- Dr. Judy MorganDVM, Owner and Head Veterinarian at Clayton/Churchtown Vet

Scanlon Update: The First Month At Home

This past summer, Dr. Morgan took in an overweight seeing eye dog with hopes of getting him into shape. Scanlon, a Labrador retriever, was so large that he couldn’t fit into his working harness. Over the course of 9 weeks, Dr. Morgan got him to drop 14 pounds with the help of a raw, balanced diet and plenty of exercise.

But there was still much to be done. Scanlon needed to lose at least 40 pounds to be able to resume his job as a seeing eye dog for his human companion.

We are happy to report that Scanlon continues to make progress. In the course of a month, the big guy has dropped another 4.4 pounds; bringing his total to 18.8 pounds!

Scanlon’s owners have elicited the help of friends and neighbors to get him walked everyday. For their part, Dr. Morgan is offering to donate a healthy diet of Stella and Chewy’s Raw Food as long as Scanlon keeps shedding the pounds.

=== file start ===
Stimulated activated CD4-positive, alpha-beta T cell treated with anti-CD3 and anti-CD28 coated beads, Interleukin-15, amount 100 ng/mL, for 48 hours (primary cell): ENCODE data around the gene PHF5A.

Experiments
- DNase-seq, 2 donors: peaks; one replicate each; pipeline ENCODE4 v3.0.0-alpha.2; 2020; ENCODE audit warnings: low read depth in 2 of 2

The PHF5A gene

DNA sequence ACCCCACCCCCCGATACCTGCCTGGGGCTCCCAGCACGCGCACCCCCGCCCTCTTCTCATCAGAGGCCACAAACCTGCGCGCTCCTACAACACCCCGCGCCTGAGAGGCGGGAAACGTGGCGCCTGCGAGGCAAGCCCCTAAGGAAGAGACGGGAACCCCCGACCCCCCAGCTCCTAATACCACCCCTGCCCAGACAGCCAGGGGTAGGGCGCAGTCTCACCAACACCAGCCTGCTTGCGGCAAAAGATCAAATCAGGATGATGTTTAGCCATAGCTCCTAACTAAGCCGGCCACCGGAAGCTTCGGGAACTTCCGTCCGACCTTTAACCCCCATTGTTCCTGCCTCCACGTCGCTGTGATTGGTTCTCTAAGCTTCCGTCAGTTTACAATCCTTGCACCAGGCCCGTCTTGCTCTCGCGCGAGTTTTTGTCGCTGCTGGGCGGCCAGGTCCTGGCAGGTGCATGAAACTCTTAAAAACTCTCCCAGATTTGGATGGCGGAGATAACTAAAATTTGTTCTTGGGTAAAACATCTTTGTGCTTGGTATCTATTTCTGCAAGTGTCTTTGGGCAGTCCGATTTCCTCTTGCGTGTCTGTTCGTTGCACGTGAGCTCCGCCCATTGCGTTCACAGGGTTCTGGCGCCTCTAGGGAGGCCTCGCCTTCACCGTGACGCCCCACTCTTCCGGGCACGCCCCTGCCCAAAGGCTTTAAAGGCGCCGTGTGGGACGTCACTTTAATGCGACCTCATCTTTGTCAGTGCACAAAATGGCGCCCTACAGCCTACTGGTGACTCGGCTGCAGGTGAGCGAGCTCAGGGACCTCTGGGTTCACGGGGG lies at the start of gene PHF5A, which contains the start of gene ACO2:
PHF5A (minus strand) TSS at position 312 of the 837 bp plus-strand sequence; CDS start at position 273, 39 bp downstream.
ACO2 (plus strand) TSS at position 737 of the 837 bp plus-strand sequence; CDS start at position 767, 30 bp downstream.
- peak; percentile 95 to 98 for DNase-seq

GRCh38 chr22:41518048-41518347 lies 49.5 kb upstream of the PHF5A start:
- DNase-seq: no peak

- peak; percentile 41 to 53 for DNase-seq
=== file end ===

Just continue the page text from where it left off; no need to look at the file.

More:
After four weigh-ins since going home, Scanlon has yet to gain any weight! 

Scanlon, his owner and Dr. Morgan.

Scanlon’s owner and Dr. Morgan discuss his weight loss progress.

Looking good Scanlon!

Every time I take pictures of Scanlon, I capture him doing this at least once!

He’s come a long ways, but there is still work to be done!

Dr. Morgan’s Musings: A Day in the Life

Some time ago, a client approached me and told me he heard it was impossible to get an appointment with me because I only worked one day a week.  I wasn’t sure whether to laugh, cry, or scream. You see, it may seem that I am never available, if you need me right at that moment. The real truth, however, is that a normal work week for me spans a minimum of 50 to 60 hours or more. The week starts around 7:00 am on Monday, ending around 4 pm on Friday, with a weekend event thrown in for good measure.